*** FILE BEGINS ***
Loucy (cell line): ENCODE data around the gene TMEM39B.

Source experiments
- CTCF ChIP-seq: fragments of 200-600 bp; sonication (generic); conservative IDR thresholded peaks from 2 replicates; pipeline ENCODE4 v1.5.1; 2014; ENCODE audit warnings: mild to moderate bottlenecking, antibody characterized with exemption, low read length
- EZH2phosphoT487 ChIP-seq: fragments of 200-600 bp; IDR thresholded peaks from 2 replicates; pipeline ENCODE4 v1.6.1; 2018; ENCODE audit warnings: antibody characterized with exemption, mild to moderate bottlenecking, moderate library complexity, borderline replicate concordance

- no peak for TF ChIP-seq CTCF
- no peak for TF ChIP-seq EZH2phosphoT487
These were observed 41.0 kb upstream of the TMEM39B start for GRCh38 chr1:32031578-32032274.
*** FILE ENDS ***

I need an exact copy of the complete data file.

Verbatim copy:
Loucy (cell line): ENCODE data around the gene TMEM39B.

Source experiments
- CTCF ChIP-seq: fragments of 200-600 bp; sonication (generic); conservative IDR thresholded peaks from 2 replicates; pipeline ENCODE4 v1.5.1; 2014; ENCODE audit warnings: mild to moderate bottlenecking, antibody characterized with exemption, low read length
- EZH2phosphoT487 ChIP-seq: fragments of 200-600 bp; IDR thresholded peaks from 2 replicates; pipeline ENCODE4 v1.6.1; 2018; ENCODE audit warnings: antibody characterized with exemption, mild to moderate bottlenecking, moderate library complexity, borderline replicate concordance

- no peak for TF ChIP-seq CTCF
- no peak for TF ChIP-seq EZH2phosphoT487
These were observed 41.0 kb upstream of the TMEM39B start for GRCh38 chr1:32031578-32032274.